Stop collapsing in the face of a really terrible first draft. If you can’t fight through, you’ll never make it to a relatively okay second draft or a moderately decent third draft.

Life is a process; stop trying to skip steps.

Don’t spend all your time and energy looking for ways to tiptoe around failure. Face it as an inevitable foe.

And when you fail, know when the battle begins. The war won’t start while you’re failing. It’ll happen on your knees, when you’re afraid to stand back up. It’ll happen when you no longer trust the legs beneath you to hold you up. It’ll happen when you drop your head in defeat. Come prepared for this moment. Bring your sword, lift your chin, and face the lies of defeat with courage and purpose. Don’t waste the fight. Try again.

Perfection is a ruthless prison guard who delights in failed inspections. Don’t believe her when she tells you how great everyone else is doing. When she says you’re the only one who doesn’t measure up–you’re the only one feeling lost. She’s baiting you. Don’t let her hold you captive.

When you’re right and you wish you weren’t, don’t allow your validated instinct to sow seeds of cynicism. Instincts were meant to protect, but if you let them, they’ll turn you to stone.

Relish the moments when you feel the smallest. You’re too prone to view yourself as the center of every lens. In the rare moments when you glimpse a vision of a world bigger than you, breathe it in. Feel very small and very relieved that you are not the center of any universe.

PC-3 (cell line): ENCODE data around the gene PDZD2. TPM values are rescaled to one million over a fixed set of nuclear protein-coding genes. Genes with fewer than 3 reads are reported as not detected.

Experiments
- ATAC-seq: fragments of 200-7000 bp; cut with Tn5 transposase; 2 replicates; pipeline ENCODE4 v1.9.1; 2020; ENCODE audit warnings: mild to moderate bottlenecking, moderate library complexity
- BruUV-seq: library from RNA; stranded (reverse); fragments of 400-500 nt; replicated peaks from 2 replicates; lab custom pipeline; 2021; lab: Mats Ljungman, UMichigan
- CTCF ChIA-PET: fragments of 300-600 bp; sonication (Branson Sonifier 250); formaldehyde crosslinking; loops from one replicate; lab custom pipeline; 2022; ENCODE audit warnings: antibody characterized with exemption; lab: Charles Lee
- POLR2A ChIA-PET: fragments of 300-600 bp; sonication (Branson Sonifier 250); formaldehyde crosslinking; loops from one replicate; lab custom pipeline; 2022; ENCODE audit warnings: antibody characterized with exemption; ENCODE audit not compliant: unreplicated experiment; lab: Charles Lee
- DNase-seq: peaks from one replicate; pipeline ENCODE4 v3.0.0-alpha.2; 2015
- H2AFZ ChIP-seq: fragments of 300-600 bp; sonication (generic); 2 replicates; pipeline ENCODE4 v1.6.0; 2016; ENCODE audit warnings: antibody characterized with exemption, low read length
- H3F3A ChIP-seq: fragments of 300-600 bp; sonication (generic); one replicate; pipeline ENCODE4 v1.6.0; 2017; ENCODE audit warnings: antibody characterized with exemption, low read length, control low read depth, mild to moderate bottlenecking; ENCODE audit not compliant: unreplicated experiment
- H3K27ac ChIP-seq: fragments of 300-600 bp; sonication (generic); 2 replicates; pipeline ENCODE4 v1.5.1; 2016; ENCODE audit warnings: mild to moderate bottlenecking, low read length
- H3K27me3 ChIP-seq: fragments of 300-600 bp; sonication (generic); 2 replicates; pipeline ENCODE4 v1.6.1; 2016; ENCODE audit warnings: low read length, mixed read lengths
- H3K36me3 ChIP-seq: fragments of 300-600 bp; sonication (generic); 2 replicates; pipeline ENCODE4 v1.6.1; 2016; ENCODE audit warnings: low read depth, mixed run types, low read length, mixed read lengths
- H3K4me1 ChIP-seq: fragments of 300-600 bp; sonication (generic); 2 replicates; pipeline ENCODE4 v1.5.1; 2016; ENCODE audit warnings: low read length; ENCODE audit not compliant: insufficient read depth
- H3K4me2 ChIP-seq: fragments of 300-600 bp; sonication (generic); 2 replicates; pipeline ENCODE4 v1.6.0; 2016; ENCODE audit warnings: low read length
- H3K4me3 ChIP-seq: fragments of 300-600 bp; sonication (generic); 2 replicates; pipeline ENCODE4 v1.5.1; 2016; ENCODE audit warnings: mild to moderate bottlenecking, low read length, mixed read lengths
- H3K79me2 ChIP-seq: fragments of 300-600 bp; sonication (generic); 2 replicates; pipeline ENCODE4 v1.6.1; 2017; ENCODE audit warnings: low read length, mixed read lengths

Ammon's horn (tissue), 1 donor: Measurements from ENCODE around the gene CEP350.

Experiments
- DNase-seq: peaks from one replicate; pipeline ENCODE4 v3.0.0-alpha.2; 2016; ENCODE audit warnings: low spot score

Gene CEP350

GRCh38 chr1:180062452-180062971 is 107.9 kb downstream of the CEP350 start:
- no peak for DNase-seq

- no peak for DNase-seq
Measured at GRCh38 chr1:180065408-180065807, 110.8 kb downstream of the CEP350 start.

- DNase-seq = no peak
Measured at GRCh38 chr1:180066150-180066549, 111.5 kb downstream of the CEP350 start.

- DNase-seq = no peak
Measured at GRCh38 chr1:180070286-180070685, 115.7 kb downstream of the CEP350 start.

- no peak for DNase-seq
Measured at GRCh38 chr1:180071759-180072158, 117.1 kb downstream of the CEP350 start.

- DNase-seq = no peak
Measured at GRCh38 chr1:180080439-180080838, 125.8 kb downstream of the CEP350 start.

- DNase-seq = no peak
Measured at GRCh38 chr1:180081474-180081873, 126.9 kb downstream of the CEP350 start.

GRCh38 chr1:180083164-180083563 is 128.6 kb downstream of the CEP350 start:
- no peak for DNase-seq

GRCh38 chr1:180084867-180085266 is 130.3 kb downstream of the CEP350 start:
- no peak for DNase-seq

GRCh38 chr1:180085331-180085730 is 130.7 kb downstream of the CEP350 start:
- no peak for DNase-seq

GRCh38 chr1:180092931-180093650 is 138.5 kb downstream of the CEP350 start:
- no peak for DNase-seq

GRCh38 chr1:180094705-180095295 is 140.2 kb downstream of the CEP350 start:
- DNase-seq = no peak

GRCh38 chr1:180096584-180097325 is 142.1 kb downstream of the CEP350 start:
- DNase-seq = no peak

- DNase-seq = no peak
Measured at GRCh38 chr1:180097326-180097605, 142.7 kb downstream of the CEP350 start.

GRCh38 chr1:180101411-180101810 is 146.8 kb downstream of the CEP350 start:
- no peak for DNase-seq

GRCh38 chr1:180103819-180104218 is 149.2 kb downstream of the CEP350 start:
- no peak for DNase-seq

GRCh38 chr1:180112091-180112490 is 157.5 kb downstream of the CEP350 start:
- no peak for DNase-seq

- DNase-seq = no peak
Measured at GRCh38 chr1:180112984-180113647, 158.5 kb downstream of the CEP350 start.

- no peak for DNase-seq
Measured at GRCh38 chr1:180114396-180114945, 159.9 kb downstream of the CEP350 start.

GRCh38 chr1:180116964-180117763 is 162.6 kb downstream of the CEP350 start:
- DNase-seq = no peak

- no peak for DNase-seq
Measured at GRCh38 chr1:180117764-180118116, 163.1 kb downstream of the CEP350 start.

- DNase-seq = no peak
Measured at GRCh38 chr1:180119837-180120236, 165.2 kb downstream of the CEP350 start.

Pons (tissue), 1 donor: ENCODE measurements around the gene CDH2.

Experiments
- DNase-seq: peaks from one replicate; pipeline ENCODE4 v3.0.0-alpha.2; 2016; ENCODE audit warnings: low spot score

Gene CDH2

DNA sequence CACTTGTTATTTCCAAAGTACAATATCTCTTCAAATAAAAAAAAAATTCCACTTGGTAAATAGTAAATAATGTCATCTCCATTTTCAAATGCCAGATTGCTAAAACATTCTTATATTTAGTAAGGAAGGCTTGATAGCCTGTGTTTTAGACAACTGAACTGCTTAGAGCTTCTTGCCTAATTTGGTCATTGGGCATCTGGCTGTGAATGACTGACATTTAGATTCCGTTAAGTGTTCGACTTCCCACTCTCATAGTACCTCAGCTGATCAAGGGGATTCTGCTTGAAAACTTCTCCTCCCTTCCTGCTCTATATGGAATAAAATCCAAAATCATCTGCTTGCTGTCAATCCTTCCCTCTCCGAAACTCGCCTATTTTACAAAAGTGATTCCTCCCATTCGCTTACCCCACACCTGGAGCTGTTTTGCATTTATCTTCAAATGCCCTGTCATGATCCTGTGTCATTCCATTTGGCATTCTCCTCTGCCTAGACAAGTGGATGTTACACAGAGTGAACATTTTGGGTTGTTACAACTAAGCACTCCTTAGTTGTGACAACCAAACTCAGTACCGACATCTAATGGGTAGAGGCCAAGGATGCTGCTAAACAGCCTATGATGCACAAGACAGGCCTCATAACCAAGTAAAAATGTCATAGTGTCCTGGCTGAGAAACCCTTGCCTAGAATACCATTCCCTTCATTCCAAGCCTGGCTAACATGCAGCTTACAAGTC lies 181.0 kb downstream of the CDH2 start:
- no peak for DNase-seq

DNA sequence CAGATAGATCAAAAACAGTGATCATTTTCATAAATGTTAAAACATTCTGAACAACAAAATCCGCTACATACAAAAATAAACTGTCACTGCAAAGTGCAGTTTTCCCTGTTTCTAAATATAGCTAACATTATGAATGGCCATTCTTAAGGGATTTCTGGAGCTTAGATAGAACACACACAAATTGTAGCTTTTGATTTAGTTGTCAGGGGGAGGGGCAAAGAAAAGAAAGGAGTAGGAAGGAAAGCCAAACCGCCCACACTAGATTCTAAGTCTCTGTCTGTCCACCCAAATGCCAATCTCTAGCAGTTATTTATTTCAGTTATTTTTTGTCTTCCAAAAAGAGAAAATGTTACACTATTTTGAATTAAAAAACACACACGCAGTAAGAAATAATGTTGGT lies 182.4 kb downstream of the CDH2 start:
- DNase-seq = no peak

Take those leaps of faith, even when you think you can’t. Even when you tremble at the thought. Even when you can’t see past where your foot will land, step forward anyway.

Be brave, and step forward anyway.

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A Thumb That Isn’t Green Yet

A Thumb That Isn’t Green Yet

When I moved into my apartment a several months ago, I felt an overwhelming surge of domesticity. I wanted to cook things and hang things and grow things. On my first free Saturday after settling in, I took a drive exploring the surrounding area and stopped at a roadside floral shop.

Along the corner of a crowded street, baskets full of flowers stood neatly in rows, like a little army whose sole job was to drive out all the ugliness in the world and replace it with new, springtime beauty. Boxes of individual plants stood resolutely on and under tables. More baskets spilling over with full blooms hung on displays that were built specifically for showing off.

I hadn’t browsed very long before a middle-aged woman approached and asked if I needed any help. It was pretty obvious that I did. She wore an apron that was streaked with dirt and her frizzy blonde hair was trying its hardest to escape from the precarious pile on her head.

I admitted to my inexperience with growing things and asked what she would recommend to one whose thumb had yet to change colors. She pointed out a few options and assured me that the hanging baskets I was eyeing would basically take care of themselves.

That sold me. For my sake and the sake of the plant, I knew I would need something that required very little responsibility.

I hung my prize-winning baskets on their hooks as soon as I got home and sat on my little patio enjoying their loveliness.